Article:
Technology takes lawn care to new level in Durham

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Technology is all around us and it continues to change the way we do things. A lawn care business in Durham, is using technology to help with a simple chore. As Aaron Streck reports, mowing the lawn can be as simple as using your phone – Sep 13, 2018

Technology is all around us and it continues to change the way we do things — even how we mow the lawn.

A lawn care business in Durham is using technology that makes mowing the lawn as simple as using your phone.

Bill Shane now cuts his grass with a robotic lawnmower. He just has to lift and tap one finger to get it moving.

“There’s an app for it. I can set the days, the hours that it cuts, how frequently it cuts,” said Shane, who is a client of TurfBot Mowing Services.

Shane has been using the robotic lawn mower service for the past month. He says it’s saved him at least an hour a week and he doesn’t have to be home for the job to get done.

“I found myself sitting outside on a Sunday morning, on the front step drinking coffee just watching it cut away — and waiting for it to make a mistake but it just keeps cutting, never complains, doesn’t ask for a raise,” Shane said.

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Chris Lemcke, technical director of TurfBot Mowing Services, has been in the lawn care industry for almost 30 years and launched the full-service robotic mowing company last month.

“With the robots, we have the up-front cost, but after that there is no labour really and that’s the key to this and why it’s intriguing is to be able to put the robot out on the lawn, come back every couple weeks to trim the lawn and that’s it,” Lemcke said.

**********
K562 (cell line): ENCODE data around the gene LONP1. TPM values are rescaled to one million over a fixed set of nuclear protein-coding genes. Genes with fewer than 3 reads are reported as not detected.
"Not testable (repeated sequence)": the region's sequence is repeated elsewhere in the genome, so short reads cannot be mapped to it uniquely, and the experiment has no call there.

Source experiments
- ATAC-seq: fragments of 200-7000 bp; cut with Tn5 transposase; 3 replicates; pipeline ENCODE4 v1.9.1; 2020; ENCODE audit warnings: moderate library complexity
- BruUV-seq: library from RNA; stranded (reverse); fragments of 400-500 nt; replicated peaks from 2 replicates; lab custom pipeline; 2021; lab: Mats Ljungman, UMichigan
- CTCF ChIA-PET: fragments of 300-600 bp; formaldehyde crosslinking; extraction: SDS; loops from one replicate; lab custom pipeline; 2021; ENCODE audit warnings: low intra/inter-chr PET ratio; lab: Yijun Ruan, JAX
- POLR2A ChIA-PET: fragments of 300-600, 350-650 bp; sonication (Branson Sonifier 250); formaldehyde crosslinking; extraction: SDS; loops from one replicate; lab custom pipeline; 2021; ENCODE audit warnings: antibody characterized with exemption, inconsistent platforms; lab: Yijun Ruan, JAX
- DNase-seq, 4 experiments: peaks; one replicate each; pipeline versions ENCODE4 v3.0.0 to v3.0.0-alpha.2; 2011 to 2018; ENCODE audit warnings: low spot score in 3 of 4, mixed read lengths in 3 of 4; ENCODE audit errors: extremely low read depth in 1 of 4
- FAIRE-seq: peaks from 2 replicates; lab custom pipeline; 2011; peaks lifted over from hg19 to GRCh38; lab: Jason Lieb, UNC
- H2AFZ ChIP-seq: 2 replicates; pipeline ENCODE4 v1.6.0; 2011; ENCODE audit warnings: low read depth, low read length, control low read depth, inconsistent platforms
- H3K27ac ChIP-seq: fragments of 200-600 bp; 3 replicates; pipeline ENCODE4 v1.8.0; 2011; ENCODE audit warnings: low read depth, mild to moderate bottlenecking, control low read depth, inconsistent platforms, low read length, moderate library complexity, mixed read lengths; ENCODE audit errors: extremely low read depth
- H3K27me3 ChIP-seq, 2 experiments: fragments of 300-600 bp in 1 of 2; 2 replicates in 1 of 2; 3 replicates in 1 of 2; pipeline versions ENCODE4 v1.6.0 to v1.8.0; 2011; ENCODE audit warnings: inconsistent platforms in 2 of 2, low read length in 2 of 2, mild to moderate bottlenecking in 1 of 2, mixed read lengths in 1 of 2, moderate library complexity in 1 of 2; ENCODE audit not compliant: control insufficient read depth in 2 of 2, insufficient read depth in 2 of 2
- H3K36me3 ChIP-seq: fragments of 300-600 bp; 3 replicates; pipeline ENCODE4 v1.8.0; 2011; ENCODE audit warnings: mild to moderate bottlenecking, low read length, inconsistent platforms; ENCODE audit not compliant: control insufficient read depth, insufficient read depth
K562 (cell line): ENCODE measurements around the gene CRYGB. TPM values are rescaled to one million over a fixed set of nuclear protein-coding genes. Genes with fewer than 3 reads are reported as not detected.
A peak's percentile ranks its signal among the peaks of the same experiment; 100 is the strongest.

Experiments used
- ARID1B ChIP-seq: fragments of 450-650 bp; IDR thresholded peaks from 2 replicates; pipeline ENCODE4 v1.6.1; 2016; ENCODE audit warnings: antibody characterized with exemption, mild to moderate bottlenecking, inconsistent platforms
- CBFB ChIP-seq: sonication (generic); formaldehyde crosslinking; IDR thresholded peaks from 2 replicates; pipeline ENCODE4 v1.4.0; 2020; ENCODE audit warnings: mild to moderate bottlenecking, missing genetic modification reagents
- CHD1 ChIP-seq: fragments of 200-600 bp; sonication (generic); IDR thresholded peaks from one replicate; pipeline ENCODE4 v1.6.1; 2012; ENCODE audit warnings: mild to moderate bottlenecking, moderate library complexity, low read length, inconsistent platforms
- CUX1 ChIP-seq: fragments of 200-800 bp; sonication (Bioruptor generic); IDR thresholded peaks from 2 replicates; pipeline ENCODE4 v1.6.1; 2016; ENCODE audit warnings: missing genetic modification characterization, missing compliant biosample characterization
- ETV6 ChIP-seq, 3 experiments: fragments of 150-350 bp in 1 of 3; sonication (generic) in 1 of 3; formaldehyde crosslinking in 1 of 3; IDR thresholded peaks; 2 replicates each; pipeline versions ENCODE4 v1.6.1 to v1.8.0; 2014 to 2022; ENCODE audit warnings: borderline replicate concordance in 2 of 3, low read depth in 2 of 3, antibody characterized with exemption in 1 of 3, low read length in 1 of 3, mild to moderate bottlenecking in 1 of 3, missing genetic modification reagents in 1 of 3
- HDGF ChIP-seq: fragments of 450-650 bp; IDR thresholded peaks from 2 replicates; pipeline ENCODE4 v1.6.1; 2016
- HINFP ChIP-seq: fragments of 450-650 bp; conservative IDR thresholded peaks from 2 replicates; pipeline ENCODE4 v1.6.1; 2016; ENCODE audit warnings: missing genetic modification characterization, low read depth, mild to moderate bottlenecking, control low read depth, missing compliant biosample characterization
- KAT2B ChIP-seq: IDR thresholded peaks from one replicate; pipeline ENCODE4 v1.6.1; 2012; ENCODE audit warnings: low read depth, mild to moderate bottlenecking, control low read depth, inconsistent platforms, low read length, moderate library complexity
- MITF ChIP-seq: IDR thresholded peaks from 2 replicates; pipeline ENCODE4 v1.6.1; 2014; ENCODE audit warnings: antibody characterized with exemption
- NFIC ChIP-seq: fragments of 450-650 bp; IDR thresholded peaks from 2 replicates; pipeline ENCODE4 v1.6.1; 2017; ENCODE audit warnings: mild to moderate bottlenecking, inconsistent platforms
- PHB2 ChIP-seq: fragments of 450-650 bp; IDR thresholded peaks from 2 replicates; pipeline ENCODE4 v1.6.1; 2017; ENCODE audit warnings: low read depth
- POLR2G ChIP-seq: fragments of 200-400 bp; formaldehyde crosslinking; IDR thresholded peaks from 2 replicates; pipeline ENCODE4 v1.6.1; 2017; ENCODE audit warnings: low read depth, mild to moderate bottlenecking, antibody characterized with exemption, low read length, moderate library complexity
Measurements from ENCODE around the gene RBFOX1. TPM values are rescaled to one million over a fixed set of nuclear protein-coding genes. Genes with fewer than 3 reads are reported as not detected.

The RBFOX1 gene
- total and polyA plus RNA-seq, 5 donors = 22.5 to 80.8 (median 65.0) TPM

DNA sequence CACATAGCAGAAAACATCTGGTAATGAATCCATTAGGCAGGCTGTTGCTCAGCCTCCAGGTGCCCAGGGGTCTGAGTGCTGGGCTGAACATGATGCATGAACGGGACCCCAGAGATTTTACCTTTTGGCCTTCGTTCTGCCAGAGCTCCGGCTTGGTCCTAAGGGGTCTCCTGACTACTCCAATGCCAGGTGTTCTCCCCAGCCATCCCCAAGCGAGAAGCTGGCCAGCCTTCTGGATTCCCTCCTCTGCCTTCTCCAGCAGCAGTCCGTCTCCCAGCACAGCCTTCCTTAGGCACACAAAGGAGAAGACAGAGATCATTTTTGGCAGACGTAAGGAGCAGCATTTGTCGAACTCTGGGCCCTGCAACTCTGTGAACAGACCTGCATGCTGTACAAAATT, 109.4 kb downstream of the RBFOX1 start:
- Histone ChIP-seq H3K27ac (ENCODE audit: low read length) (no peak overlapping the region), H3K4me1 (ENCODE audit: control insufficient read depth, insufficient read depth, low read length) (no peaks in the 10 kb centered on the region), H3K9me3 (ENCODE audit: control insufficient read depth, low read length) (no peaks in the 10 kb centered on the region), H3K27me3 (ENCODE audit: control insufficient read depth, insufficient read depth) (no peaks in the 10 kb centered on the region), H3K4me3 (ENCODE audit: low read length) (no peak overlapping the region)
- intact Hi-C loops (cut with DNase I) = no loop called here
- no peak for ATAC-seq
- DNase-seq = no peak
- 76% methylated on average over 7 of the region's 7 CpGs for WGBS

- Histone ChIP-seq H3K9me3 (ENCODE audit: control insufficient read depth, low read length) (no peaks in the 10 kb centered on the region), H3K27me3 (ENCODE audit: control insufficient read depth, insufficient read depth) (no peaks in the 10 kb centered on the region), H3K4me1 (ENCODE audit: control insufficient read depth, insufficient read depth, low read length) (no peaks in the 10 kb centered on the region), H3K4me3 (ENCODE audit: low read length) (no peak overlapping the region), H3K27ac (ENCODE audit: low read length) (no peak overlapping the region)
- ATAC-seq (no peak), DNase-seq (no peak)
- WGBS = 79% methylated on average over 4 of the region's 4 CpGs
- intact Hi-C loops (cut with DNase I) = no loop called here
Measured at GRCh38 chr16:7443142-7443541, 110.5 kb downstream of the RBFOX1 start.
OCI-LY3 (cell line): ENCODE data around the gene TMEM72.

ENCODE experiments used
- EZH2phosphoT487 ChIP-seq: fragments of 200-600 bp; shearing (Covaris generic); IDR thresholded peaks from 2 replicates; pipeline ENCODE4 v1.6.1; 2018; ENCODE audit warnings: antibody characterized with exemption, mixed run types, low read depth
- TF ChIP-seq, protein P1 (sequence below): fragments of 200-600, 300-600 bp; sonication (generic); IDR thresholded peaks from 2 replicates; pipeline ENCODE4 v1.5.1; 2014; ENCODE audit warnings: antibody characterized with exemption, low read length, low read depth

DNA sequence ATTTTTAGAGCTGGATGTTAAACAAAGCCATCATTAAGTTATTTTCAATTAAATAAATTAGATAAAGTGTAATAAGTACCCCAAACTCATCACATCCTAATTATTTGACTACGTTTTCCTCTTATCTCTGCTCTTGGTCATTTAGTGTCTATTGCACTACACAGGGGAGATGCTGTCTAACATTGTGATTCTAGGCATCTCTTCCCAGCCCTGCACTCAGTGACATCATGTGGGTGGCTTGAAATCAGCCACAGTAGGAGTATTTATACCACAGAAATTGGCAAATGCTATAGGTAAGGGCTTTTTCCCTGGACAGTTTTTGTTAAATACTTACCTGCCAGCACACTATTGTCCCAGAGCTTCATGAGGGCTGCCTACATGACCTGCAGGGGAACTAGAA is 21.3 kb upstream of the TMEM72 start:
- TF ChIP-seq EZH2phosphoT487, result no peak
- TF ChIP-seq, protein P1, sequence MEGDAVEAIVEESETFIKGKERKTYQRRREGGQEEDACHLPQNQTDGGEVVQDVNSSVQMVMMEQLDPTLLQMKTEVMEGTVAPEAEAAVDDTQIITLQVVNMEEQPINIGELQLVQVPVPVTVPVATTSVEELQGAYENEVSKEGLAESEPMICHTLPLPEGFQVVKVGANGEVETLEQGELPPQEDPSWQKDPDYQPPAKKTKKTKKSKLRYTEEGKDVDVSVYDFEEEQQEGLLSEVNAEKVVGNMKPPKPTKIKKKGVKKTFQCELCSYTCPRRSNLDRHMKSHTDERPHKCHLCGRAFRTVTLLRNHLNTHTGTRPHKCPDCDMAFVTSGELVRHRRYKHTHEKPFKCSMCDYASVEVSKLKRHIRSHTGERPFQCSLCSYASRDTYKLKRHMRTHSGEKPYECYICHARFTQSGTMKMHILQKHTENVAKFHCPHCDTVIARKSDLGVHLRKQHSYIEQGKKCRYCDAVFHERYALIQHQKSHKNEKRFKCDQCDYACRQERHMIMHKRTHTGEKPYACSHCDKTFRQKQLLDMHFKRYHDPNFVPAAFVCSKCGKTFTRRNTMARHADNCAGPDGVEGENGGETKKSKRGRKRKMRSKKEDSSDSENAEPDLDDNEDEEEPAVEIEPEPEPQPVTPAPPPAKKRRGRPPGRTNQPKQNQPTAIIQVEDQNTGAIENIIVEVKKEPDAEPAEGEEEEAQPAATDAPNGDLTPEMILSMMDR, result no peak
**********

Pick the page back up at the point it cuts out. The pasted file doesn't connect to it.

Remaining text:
Lemcke says besides being a time savour, it’s environmentally friendly.

“There’s no gas, it’s quiet. There’s not much concern with it. If it hits something or if you move it, it has sensors in it that will automatically shut off. If you try and pick it up and take it off the property, you’ll have to have a code to make it work again,” Lemcke said.

While these are all over Europe, Lemcke saw a market for the robot mowers here in Durham. Since starting, Lemcke has six clients.

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It might not leave perfectly cut lines, and it operates within a wired-off area around the property.

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“It’s just like a Roomba in a house. It’s basically indiscriminate. It doesn’t really have a pattern, it just goes and cuts and it knows if it’s done 20 per cent of lawn, 30 per cent of lawn,” Lemcke said.

Right now Lemcke is in the testing phase with the hopes of growing his business next summer, and franchising this concept by 2020.